|Publication number||US4719577 A|
|Application number||US 06/738,726|
|Publication date||Jan 12, 1988|
|Filing date||May 29, 1985|
|Priority date||May 29, 1985|
|Publication number||06738726, 738726, US 4719577 A, US 4719577A, US-A-4719577, US4719577 A, US4719577A|
|Inventors||David L. Eley|
|Original Assignee||Eley David L|
|Export Citation||BiBTeX, EndNote, RefMan|
|Patent Citations (14), Referenced by (8), Classifications (13), Legal Events (8)|
|External Links: USPTO, USPTO Assignment, Espacenet|
The present invention relates to bending machines for conduit, pipe, tube, cable and other workparts.
Electric bending machines have been employed in the past to make on-site bends in conduit and pipe for installation in buildings and in which electrical wire or cable are routed to provide electrical service throughout the building. Oftentimes there is a need to effect substantially duplicate bends successively in several conduits or pipes for installation in the building.
A particular electric bending machine used by prior art workers bends the the conduit or pipe about a rotatable shoe while the conduit or pipe is supported by a support roller mechanism. The bending shoe is rotated by an electric motor of permanent-magnet field D.C. type through a reduction gear mechanism. A pipe length is held on the bending shoe by a lug on the shoe and is guided over the support roller assembly as the bending shoe is rotated clockwise. Rotation of the bending shoe is continued until a pointer or other reference marker on the bending shoe moves relative to a bending degree scale on the frame of the machine to the desired degree bend selected; e.g. until the pointer on the shoe registers with the 60° mark on the bending degree scale. The conduit or pipe is removed after bending by rotating the bending shoe in the opposite direction.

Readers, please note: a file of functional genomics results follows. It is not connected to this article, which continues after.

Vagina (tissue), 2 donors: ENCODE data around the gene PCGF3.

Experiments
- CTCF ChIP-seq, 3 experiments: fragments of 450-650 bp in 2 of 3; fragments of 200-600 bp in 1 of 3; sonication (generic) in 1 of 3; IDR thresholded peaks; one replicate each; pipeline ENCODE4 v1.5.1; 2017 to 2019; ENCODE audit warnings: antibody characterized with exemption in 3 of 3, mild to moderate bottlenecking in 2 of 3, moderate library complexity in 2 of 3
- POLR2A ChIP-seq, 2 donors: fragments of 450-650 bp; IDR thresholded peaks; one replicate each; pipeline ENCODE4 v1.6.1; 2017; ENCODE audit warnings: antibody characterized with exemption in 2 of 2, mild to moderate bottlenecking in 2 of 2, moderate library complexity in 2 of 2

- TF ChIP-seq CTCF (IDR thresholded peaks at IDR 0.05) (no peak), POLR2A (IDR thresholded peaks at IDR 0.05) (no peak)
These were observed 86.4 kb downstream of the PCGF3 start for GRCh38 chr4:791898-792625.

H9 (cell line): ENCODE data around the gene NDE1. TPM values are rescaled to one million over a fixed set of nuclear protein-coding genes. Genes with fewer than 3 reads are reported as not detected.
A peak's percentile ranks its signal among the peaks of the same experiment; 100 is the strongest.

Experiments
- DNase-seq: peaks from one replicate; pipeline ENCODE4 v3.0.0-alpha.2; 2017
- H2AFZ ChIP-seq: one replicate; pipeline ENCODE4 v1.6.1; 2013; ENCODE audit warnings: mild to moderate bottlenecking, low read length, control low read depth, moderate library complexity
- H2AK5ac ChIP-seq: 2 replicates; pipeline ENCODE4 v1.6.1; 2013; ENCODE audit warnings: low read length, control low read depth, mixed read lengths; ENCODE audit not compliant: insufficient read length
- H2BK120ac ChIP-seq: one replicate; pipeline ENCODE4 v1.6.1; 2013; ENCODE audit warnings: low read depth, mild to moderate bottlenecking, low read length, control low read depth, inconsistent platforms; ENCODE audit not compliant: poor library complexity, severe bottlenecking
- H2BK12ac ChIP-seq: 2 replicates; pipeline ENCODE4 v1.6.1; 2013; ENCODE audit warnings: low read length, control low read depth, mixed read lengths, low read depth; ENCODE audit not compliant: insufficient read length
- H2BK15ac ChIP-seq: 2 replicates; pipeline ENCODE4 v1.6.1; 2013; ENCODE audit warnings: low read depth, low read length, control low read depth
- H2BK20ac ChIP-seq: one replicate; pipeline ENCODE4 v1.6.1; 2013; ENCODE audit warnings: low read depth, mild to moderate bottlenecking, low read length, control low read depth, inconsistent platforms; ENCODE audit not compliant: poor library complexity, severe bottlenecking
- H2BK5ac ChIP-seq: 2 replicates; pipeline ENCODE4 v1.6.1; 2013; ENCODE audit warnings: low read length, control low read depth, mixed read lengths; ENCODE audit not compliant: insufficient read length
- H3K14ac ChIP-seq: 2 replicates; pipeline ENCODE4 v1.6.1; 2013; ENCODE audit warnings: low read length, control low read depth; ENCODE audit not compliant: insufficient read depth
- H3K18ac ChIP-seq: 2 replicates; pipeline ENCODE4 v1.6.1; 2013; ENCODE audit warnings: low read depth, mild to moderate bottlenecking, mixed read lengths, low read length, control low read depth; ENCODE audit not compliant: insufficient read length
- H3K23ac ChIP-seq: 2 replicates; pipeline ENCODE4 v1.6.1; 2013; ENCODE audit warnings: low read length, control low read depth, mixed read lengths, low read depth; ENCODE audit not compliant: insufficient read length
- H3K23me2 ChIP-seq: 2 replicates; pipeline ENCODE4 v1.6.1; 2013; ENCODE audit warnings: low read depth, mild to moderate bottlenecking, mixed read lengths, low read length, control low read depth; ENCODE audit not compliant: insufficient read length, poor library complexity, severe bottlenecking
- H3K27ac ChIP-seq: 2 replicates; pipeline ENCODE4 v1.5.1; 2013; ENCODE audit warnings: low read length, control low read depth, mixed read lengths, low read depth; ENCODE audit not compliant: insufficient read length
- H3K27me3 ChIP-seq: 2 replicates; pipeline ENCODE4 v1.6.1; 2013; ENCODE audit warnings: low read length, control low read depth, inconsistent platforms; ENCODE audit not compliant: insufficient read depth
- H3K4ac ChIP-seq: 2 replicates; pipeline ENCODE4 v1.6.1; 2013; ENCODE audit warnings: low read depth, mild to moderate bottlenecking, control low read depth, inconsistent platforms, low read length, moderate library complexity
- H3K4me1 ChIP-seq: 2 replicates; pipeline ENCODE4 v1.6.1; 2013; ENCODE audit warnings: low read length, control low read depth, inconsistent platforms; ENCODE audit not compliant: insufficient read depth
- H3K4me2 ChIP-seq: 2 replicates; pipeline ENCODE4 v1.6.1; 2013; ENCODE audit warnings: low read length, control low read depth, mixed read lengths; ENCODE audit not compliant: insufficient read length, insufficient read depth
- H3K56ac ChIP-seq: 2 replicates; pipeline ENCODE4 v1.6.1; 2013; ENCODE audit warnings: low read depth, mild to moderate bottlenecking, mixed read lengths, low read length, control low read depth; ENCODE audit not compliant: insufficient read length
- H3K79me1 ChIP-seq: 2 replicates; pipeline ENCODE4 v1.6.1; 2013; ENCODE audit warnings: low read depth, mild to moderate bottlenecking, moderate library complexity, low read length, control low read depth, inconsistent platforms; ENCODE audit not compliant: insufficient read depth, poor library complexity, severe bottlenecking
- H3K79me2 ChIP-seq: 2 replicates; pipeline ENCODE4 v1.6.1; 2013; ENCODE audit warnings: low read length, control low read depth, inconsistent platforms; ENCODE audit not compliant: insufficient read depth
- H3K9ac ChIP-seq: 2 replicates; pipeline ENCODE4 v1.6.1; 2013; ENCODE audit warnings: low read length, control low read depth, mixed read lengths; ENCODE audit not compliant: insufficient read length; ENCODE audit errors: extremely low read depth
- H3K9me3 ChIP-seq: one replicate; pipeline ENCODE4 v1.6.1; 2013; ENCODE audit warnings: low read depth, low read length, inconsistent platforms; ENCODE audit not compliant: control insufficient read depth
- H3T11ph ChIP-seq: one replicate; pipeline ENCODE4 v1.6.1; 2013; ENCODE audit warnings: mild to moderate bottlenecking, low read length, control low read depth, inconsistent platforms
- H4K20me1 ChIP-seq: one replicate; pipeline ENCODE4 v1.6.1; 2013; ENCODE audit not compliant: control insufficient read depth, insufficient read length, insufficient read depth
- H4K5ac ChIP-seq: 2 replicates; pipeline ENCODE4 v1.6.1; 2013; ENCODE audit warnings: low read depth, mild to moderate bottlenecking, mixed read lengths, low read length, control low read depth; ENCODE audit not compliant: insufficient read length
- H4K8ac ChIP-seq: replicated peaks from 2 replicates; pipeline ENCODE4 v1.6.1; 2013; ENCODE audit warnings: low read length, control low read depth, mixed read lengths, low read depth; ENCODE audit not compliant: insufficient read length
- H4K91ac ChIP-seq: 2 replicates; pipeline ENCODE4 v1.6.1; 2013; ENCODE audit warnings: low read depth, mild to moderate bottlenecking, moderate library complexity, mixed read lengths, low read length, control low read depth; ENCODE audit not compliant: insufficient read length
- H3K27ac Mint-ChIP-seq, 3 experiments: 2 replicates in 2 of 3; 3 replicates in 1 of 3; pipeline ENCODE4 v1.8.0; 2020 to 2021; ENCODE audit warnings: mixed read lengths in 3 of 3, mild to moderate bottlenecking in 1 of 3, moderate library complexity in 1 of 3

In attempting to make duplicate bends in several conduits or pipes, the operator of the machine would place a new length of conduit or pipe in the machine and rotate the bending shoe until the shoe pointer registered with the desired degree bend number on the scale. Typically, the operator would jog the motor to slowly approach the desired degree bend number on the scale. However, due to the inability of mechanical relays in the control circuit to repeat exactly and due to inherent operator error and variation in registering the pointer and scale from one length of conduit or pipe to the next, this procedure is fraught with error so that substantially duplicate bends in several lengths of conduit or pipe are difficult to obtain. Also, this procedure is time consuming on-site as a result of the need to slowly jog the motor of the bending machine to obtain the desired degree bend as accurately as possible.
The present invention contemplates a bending machine for conduit, pipe and other elongate workparts having digital electronic control with memory to permit the operator to preselect or program and store a desired bend angle and to repeat substantially the same angle bend in multiple successive workparts.